hget s m = hget (insertAtS x n s) (liftVar m t' n).
induction m; destruct n; dep_destruct s; pl.
Qed.

Hint Resolve liftVarSound.

An analogous lemma establishes correctness of lift'.

Lemma lift'Sound : forall G t' (x : typeDenote t') t (e : term G t) n s,
termDenote e s = termDenote (lift' t' n e) (insertAtS x n s).
induction e; pl;
repeat match goal with
| [ IH : forall n s, _ = termDenote (lift' _ n ?E) _
|- context[lift' _ (S ?N) ?E] ] => specialize (IH (S N))
end; pl.
Qed.

Correctness of lift itself is an easy corollary.

Lemma liftSound : forall G t' (x : typeDenote t') t (e : term G t) s,
termDenote (lift t' e) (x ::: s) = termDenote e s.
unfold lift; intros; rewrite (lift'Sound _ x e O); trivial.
Qed.

Hint Rewrite hget_hmap hmap_hmap liftSound.

Finally, we can prove correctness of unletSound for terms in arbitrary typing environments.

Lemma unletSound' : forall G t (e : term G t) G' (s : hlist (term G') G) s1,
termDenote (unlet e s) s1
= termDenote e (hmap (fun t' (e' : term G' t') => termDenote e' s1) s).
induction e; pl.
Qed.

The lemma statement is a mouthful, with all its details of typing contexts and substitutions. It is usually prudent to state a final theorem in as simple a way as possible, to help your readers believe that you have proved what they expect. We follow that advice here for the simple case of terms with empty typing contexts.

Theorem unletSound : forall t (e : term nil t),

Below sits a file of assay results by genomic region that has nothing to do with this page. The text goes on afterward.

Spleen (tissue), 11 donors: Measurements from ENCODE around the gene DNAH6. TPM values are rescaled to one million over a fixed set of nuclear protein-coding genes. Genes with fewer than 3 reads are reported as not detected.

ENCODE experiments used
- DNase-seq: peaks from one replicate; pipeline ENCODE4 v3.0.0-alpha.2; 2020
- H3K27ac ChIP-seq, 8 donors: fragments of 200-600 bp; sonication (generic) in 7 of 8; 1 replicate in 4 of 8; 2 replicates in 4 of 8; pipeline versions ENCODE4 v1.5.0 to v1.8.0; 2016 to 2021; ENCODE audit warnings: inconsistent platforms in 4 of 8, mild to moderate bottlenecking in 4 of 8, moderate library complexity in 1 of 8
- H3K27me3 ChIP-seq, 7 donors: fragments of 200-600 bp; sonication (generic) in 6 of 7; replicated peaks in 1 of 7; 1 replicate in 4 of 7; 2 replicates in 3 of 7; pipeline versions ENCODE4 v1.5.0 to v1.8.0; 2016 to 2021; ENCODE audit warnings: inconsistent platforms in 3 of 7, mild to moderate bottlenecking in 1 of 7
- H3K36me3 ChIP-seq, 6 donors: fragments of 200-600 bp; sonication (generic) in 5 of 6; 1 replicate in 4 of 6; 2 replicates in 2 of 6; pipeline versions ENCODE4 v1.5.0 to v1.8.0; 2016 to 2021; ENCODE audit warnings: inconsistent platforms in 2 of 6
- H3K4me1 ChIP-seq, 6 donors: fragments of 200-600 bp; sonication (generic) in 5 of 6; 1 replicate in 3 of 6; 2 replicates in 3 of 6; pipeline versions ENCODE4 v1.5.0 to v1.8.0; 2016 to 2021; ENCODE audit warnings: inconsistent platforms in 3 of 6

termDenote (unlet e HNil) HNil = termDenote e HNil.
intros; apply unletSound'.
Qed.

End FirstOrder.

The Let removal optimization is a good case study of a simple transformation that may turn out to be much more work than expected, based on representation choices. In the second part of this chapter, we consider an alternate choice that produces a more pleasant experience.

# Parametric Higher-Order Abstract Syntax

In contrast to first-order encodings, higher-order encodings avoid explicit modeling of variable identity. Instead, the binding constructs of an object language (the language being formalized) can be represented using the binding constructs of the meta language (the language in which the formalization is done). The best known higher-order encoding is called higher-order abstract syntax (HOAS) , and we can start by attempting to apply it directly in Coq.

Module HigherOrder.

With HOAS, each object language binding construct is represented with a function of the meta language. Here is what we get if we apply that idea within an inductive definition of term syntax.

Inductive term : type -> Type :=
| Const : nat -> term Nat
| Plus : term Nat -> term Nat -> term Nat

| Abs : forall dom ran, (term dom -> term ran) -> term (Func dom ran)